Read below to see what your child is learning and find fun online activities for the week.
Peek-A-Boo: Pop Goes the Squirrel
Watch this squirrel variation on “Pop Goes the Weasel” that will get you giggling—and maybe even popping.
They say peekaboo is all about object permanence, and you really can watch this concept gain traction as your baby develops. Play the following sequence of games every month or so. Your baby will probably master the first game at around five or six months and the last around 12 months, and it’s pretty fascinating to watch how things unfurl in between.
- Let your child watch you hide a small toy under a washcloth or inverted cup. See if she looks for it.
- This time, put out two cups or washcloths. Hide the toy under one. See if your child looks under the right cup.
- Put the toy under the cups or washcloths and as your child is watching reverse their positions. See what she does.
As your child watches, place the toy under one cup or washcloth and then move it under the other.
Beach Days: Listen and Say
Young children need consistent practice listening for—and then making—the differences in sounds. It’s easier (and more fun and rewarding) for them to start with animal sounds or environmental sounds (e.g., dolphins and seagulls) before letter-sounds.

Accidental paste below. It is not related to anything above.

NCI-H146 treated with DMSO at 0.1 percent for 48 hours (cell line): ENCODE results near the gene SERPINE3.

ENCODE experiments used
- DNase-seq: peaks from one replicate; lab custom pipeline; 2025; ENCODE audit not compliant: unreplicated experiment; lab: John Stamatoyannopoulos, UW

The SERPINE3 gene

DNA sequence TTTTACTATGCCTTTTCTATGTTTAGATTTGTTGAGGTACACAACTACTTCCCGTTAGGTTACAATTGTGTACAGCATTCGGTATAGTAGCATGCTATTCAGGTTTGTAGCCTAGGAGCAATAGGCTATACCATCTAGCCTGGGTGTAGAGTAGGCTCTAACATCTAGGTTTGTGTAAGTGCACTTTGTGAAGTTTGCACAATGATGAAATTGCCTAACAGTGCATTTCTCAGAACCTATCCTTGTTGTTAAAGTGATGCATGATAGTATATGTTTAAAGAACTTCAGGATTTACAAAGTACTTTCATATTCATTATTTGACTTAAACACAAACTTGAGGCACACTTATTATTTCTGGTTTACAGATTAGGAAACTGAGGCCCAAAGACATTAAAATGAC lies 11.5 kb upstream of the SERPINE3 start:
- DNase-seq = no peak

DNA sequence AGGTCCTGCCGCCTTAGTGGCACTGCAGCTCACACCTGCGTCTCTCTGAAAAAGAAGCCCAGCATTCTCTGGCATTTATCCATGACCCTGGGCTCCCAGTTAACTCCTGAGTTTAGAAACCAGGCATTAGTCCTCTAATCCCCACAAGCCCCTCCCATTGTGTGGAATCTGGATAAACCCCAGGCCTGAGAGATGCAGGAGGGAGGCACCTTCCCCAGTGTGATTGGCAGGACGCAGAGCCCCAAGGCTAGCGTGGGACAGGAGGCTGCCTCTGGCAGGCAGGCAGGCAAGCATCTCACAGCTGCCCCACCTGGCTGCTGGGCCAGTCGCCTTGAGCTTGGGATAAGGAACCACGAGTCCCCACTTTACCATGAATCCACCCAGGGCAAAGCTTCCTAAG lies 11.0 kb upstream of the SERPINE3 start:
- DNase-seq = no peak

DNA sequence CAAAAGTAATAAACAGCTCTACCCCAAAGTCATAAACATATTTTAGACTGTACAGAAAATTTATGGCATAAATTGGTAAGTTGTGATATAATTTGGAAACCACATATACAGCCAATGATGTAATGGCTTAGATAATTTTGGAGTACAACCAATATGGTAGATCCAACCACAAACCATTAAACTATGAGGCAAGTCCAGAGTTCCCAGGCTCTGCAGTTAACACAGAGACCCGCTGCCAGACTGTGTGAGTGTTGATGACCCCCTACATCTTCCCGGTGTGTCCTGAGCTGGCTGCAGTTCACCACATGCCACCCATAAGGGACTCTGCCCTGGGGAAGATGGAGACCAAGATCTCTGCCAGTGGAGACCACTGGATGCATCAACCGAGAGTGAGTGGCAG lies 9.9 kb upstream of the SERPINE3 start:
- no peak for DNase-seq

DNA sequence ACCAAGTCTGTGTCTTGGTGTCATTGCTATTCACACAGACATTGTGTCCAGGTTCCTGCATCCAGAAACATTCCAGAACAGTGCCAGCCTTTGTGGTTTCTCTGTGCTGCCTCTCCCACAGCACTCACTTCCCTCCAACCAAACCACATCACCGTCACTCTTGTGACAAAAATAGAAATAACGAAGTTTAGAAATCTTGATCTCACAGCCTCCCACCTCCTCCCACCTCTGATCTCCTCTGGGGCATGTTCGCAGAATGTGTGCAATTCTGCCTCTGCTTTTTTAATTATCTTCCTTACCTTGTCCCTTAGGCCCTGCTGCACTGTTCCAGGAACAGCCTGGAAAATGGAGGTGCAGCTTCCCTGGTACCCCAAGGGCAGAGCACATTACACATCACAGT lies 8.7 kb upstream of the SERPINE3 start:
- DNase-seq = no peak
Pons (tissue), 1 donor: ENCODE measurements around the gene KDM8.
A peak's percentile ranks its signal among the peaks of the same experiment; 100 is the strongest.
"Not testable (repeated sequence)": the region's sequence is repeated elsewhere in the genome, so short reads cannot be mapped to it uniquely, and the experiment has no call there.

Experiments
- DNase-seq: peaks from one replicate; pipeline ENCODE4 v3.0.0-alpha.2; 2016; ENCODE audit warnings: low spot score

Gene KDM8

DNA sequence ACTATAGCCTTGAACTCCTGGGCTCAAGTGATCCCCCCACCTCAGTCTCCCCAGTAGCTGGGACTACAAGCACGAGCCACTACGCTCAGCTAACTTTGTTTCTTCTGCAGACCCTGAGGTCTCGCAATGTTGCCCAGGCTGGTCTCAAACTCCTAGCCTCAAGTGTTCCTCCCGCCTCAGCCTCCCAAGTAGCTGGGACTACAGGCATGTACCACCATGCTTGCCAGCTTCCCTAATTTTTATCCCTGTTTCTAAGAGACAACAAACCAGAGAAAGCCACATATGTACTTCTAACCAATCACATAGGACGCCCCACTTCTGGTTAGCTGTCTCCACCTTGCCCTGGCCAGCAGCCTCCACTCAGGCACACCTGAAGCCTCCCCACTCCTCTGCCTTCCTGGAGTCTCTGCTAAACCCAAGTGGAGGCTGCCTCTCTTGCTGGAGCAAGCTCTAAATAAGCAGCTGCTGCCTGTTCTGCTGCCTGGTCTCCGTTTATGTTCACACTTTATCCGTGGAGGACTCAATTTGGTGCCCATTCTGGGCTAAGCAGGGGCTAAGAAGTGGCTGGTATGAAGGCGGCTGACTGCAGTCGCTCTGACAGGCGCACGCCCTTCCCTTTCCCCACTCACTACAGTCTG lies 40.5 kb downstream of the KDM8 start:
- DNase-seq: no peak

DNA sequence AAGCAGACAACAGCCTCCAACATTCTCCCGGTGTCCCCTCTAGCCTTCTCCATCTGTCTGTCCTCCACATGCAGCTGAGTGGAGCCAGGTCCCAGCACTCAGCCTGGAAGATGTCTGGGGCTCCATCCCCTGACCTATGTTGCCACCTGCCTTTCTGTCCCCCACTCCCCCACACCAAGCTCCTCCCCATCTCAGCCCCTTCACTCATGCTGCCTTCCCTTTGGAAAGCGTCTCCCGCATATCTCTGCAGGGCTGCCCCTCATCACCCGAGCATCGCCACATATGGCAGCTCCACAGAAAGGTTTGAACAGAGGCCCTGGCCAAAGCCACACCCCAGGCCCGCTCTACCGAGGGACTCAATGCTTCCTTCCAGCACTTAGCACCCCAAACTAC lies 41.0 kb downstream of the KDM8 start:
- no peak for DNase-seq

You can extend the learning in this vocal play activity by adding new sea-side sounds. How about a sea lion, a foghorn, or a motorboat?
Or…try creating your own silly sounds! Remember that these are sounds…not words…and they don’t need to have any meaning! Ask your child to imitate them. Try using a variety of letter-sounds to expose children to the full spectrum of the alphabet. Make up silly movements to go with each silly sound!
Make your sounds along with this!
Carnival of Music: Steady Beat
The most fundamental property of music is beat, the underlying, unchanging, repeating pulse. Feeling and moving to a steady beat develops a sense of time and the ability to organize and coordinate movements within time. All locomotor movements rely on a sense of steady beat, as do many other skills and developments, such as reading. The awareness of beat occurs while greeting everyone with a steady beat motion, drumming, marching along with Liberty Wagon, playing together with rhythm sticks, floating and marching in Balloons and Bands, moving in a variety of ways in Stop on a Dot, and moving together on the Merry-Go-Round.
While many children move innately to the steady beat, some children may not. This skill can be acquired over time with practice and experiences that focus on different learning styles. Encourage parents to practice with their children in a variety of ways. These students may respond to having the beat tapped gently on their shoulder or knee by a parent or other adult, drawing dots to a steady beat, or moving to the beat with a prop.
Take a trip to this carnival!